The challenges of focus

Today was one of those days that I really dislike. I woke up at 5AM with a horrible pit in my stomach – the one that usually warns me that I either a) forgot to do something really critical, or b) had something ominous about to happen.

In the past I used to obsess about that feeling and would get so distracted that my day would go to hell. The problem with obsessing is that every little problem DOES become the ominous thing that I worried about. The stress begat more stress until I really did create or have a problem. Over time I’ve come to realize that the feeling is just the manifestation of being over-extended and it’s my brain and my body telling me that I’ve got too many balls in the air. I’ve fairly recently learned a little trick that I’ve used to help me get through days like today and, as I write this at 6:30PM, it’s proven to work once again.

I learned this trick from Jack Groeppel, who is the author of a great book, The Corporate Athlete, at a class he taught at Kellogg School of Management. What Jack pointed out was that humans are not really true ‘multitaskers’ and that we need to focus on doing one thing really well at a time.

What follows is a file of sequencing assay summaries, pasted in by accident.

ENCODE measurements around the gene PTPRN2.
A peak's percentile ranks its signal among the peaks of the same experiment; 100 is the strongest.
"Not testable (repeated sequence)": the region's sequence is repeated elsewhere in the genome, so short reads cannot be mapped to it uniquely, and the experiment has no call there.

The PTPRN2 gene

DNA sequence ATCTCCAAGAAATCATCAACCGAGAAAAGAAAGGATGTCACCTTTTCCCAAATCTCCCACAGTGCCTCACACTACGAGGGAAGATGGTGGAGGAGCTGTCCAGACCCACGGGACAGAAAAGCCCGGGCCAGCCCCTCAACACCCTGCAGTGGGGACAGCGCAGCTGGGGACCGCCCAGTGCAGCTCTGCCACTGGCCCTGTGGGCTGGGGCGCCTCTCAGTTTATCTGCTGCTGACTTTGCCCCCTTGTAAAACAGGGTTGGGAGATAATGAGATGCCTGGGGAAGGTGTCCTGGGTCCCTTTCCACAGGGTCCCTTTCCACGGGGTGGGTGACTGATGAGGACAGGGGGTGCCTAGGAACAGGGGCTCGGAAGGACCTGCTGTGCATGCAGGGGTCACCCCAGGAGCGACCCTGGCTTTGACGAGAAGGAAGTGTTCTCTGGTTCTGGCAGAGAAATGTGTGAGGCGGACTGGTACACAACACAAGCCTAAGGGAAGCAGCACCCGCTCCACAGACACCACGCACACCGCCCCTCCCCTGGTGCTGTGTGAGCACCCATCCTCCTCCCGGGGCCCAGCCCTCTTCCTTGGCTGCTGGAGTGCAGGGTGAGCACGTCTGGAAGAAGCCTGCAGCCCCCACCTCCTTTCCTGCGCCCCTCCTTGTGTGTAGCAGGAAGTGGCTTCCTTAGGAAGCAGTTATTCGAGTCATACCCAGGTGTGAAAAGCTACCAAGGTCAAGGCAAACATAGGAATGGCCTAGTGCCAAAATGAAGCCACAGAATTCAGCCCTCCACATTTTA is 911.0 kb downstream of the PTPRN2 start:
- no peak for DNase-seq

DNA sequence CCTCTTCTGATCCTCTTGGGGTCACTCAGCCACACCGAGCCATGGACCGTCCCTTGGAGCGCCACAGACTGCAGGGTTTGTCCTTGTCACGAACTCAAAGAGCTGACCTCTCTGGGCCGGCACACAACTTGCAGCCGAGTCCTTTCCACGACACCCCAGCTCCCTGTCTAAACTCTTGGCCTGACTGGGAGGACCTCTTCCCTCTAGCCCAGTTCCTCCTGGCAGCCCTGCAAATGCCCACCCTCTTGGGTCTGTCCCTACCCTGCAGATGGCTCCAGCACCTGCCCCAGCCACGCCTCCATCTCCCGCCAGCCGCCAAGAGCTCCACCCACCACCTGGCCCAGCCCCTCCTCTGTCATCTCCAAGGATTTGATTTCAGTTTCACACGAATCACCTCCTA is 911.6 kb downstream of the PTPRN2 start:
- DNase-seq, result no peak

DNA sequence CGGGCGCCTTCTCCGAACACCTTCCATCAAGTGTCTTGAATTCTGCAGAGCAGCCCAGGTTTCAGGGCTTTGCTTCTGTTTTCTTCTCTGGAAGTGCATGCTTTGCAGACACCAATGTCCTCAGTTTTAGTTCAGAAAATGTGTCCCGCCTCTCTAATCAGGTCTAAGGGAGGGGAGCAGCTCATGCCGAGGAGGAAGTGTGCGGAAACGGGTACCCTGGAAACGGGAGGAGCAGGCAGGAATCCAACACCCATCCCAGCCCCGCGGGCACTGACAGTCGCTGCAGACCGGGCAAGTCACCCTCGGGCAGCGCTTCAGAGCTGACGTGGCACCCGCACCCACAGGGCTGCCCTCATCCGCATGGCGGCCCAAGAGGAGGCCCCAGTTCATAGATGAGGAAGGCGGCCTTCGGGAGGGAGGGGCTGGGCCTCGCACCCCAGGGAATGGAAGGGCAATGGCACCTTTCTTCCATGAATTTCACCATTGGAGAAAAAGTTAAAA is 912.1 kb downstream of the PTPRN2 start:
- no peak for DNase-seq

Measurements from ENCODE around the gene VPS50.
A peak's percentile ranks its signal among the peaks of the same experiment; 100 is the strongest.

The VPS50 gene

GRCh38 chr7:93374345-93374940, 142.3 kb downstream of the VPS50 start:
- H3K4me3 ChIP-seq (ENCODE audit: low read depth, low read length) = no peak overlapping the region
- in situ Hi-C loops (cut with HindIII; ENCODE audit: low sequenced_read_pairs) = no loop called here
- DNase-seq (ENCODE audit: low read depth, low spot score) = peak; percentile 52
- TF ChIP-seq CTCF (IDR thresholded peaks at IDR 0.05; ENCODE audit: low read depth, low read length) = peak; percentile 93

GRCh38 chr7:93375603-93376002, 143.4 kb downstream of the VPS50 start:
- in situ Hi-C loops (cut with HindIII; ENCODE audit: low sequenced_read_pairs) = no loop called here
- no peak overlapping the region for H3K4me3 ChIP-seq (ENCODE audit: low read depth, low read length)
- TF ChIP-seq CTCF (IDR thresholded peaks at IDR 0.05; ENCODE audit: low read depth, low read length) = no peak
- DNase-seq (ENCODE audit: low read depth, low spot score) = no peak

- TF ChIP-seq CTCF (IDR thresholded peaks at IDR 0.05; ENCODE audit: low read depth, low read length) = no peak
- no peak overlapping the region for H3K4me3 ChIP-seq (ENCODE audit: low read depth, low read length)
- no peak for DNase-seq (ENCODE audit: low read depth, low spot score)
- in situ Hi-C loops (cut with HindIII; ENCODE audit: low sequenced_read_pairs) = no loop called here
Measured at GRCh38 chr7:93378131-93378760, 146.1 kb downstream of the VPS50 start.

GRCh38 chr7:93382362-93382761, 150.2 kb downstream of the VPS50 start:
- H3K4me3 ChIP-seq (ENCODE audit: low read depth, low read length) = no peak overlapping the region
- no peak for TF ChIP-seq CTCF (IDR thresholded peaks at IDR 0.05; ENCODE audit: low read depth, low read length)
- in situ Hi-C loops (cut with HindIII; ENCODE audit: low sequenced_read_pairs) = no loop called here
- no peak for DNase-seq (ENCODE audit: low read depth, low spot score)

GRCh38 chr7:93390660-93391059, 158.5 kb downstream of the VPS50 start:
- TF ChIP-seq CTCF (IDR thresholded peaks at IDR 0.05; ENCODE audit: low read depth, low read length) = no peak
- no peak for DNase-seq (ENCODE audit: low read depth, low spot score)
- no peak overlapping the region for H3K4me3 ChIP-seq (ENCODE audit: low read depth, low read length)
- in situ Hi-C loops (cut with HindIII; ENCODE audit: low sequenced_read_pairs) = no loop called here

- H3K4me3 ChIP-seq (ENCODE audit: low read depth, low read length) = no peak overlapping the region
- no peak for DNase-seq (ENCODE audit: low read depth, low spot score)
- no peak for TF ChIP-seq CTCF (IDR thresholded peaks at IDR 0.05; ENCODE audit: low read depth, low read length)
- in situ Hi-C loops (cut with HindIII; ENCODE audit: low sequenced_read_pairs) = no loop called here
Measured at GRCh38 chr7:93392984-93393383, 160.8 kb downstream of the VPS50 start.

What I do to get through days and feelings like today is that I concentrate on a single task at a time and push myself to fully concentrate on that task until it’s done and I move to the next one. When I get a phone call I turn away from the computer and focus on the call. When I’m working on a mail I focus on the mail and don’t get on the phone or respond to other mails that come up. What this does is reset me to focus AND it actually makes the tasks that I’m doing go better. With the single exception today that I forgot my computer on my desk when I left for the airport I had an extremely productive and positive day and the funk went away.

It’s not enough to casually say that you want to focus on a task at a time, to make this trick work you have to push yourself to concentrate on the task and ignore everything else. For me this removes the obsessive behaviors and allows me to stop worrying. It’s proven to be a fantastic trick and I give kudos to Jack for his great class!

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